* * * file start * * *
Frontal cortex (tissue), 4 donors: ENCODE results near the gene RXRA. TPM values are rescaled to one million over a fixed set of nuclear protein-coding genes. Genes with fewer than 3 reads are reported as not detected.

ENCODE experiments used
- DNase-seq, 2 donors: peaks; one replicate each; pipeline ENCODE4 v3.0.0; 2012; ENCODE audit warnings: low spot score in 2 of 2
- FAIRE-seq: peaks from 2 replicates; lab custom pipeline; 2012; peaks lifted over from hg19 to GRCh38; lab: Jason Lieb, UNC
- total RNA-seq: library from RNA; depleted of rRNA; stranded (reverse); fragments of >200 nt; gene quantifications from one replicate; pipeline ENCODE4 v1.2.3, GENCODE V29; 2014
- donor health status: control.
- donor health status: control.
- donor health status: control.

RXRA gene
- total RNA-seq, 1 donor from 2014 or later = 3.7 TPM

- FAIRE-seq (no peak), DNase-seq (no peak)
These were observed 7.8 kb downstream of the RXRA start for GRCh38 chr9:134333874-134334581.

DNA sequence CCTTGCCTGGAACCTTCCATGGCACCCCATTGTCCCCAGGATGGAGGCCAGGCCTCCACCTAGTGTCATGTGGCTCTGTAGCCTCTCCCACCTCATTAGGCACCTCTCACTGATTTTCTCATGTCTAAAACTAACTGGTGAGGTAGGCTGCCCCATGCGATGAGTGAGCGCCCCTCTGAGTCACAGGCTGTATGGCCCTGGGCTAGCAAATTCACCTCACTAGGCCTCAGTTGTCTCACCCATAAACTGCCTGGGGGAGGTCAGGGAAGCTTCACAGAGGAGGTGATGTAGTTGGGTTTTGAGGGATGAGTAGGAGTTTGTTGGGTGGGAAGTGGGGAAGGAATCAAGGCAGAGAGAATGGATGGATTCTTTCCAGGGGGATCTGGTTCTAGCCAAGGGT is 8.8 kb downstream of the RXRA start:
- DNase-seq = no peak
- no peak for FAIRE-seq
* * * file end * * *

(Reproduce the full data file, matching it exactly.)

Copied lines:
Frontal cortex (tissue), 4 donors: ENCODE results near the gene RXRA. TPM values are rescaled to one million over a fixed set of nuclear protein-coding genes. Genes with fewer than 3 reads are reported as not detected.

ENCODE experiments used
- DNase-seq, 2 donors: peaks; one replicate each; pipeline ENCODE4 v3.0.0; 2012; ENCODE audit warnings: low spot score in 2 of 2
- FAIRE-seq: peaks from 2 replicates; lab custom pipeline; 2012; peaks lifted over from hg19 to GRCh38; lab: Jason Lieb, UNC
- total RNA-seq: library from RNA; depleted of rRNA; stranded (reverse); fragments of >200 nt; gene quantifications from one replicate; pipeline ENCODE4 v1.2.3, GENCODE V29; 2014
- donor health status: control.
- donor health status: control.
- donor health status: control.

RXRA gene
- total RNA-seq, 1 donor from 2014 or later = 3.7 TPM

- FAIRE-seq (no peak), DNase-seq (no peak)
These were observed 7.8 kb downstream of the RXRA start for GRCh38 chr9:134333874-134334581.

DNA sequence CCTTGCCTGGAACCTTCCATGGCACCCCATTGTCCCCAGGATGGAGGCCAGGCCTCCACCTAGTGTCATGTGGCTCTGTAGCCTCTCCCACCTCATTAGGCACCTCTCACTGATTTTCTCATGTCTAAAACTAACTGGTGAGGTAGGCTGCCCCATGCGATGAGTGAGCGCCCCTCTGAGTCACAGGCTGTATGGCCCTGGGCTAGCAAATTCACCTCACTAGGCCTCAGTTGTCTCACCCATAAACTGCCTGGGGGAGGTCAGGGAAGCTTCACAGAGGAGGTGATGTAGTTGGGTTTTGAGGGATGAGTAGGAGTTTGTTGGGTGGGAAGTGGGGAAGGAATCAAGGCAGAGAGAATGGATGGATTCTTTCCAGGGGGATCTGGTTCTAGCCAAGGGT is 8.8 kb downstream of the RXRA start:
- DNase-seq = no peak
- no peak for FAIRE-seq